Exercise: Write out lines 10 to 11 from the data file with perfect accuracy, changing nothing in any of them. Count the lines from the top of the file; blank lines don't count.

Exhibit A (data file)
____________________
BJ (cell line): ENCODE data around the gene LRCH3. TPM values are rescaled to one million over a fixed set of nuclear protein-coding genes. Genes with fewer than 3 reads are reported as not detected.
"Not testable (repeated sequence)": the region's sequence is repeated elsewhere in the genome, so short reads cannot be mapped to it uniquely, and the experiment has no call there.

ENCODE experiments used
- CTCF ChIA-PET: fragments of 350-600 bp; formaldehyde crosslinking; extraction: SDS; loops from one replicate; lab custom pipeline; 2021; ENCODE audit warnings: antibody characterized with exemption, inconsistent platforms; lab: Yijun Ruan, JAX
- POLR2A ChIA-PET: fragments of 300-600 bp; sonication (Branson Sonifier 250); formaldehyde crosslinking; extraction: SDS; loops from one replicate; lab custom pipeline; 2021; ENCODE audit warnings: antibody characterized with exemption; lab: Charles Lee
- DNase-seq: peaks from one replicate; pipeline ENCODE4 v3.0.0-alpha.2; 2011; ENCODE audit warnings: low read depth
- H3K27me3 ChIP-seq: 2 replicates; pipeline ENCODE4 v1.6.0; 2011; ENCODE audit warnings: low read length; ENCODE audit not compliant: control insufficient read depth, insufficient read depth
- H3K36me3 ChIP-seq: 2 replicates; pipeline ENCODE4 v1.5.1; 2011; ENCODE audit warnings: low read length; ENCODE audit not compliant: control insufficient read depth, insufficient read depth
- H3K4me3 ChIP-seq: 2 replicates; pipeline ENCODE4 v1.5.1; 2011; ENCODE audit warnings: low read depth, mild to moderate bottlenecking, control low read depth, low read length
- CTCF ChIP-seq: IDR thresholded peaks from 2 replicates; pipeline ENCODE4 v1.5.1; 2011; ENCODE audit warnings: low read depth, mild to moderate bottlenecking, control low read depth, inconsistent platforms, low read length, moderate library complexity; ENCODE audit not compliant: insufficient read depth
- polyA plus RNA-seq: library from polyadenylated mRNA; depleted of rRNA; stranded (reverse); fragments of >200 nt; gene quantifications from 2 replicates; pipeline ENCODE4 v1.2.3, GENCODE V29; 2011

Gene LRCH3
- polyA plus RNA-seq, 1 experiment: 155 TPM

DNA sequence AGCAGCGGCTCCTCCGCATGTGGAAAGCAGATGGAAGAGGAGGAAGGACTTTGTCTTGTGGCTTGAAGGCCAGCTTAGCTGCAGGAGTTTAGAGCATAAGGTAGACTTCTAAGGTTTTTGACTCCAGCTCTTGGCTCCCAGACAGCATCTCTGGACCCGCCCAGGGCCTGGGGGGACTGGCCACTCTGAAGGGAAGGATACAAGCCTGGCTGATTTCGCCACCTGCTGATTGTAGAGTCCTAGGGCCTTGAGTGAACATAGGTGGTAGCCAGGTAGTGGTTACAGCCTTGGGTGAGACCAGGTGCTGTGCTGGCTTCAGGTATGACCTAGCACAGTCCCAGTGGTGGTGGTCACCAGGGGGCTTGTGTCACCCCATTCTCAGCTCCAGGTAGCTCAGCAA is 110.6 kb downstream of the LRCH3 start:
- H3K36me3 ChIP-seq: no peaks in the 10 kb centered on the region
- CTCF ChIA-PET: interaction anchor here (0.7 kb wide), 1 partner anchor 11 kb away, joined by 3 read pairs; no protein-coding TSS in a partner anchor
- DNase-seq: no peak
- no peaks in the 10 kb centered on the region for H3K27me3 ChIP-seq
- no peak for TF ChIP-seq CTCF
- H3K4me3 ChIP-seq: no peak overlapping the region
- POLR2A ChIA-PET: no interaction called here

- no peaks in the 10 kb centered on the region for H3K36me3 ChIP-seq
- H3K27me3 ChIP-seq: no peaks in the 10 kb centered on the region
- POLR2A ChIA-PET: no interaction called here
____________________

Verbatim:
- CTCF ChIP-seq: IDR thresholded peaks from 2 replicates; pipeline ENCODE4 v1.5.1; 2011; ENCODE audit warnings: low read depth, mild to moderate bottlenecking, control low read depth, inconsistent platforms, low read length, moderate library complexity; ENCODE audit not compliant: insufficient read depth
- polyA plus RNA-seq: library from polyadenylated mRNA; depleted of rRNA; stranded (reverse); fragments of >200 nt; gene quantifications from 2 replicates; pipeline ENCODE4 v1.2.3, GENCODE V29; 2011